As parents, we pick ourselves and our children up and we figure it out. We create a new normal.
Even on the medications, that’s still a possibility.
This is something that will affect my daughter’s childhood and, potentially, her entire life. She will have more doctors’ appointments than any other child she knows. She’ll be on more medications than any child ever should be. And she will forever be facing the possibility of bad days due to this disease, which may always threaten to hold her back.
My once healthy child now has a lifetime of challenges ahead of her, and I’ve got to tell you; it’s soul crushing for me.
None of this is what I would choose for my little girl.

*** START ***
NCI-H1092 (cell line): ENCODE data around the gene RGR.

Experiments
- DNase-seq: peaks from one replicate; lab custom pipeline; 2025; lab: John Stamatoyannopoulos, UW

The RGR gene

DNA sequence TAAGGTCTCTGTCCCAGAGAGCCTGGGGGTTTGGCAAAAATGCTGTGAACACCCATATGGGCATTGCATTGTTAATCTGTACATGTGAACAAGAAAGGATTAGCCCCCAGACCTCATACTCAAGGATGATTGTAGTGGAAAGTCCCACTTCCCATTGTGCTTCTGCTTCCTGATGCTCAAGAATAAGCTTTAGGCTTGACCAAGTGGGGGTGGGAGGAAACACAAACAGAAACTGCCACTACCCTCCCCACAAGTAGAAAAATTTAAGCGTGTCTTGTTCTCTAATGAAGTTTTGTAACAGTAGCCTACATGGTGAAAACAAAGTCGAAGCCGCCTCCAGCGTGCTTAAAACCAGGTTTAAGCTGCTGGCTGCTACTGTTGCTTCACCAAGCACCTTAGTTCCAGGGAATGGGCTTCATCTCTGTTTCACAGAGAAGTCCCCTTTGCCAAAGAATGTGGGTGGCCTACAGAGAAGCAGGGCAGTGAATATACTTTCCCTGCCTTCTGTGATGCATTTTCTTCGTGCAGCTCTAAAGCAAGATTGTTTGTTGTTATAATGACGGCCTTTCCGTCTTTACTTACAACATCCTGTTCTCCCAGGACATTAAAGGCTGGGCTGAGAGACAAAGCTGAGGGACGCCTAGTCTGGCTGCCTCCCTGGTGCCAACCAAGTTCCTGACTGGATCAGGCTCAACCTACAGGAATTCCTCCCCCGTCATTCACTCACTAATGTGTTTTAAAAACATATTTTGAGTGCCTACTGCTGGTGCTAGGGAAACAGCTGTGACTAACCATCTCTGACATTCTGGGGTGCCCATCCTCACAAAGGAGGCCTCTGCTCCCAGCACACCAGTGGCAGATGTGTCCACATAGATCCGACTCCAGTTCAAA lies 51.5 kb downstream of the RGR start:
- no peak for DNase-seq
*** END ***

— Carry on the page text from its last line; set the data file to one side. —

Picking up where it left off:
While we are figuring it all out, and while she is responding very well to the medications, I feel like I’m only just now barely digging us out of the avalanche that buried us. We’re here. We survived. We will continue to thrive. But dammit this has been hard.
No one ever told me this could happen. No one ever warned me. You have this happy and healthy child who runs around in front of you all day every day. You get lulled into this false sense of security. You trick yourself into believing it will always be that way. And for so many people, it will be.
We just weren’t so lucky.
I have a friend who gave birth to two perfect, healthy kiddos before getting pregnant with her third. Everything about that pregnancy seemed to go just like the first two. She and her husband had no reason to worry. And then their youngest was born with a rare genetic condition that meant he was almost immediately whisked to the NICU, requiring a handful of surgeries in his first year.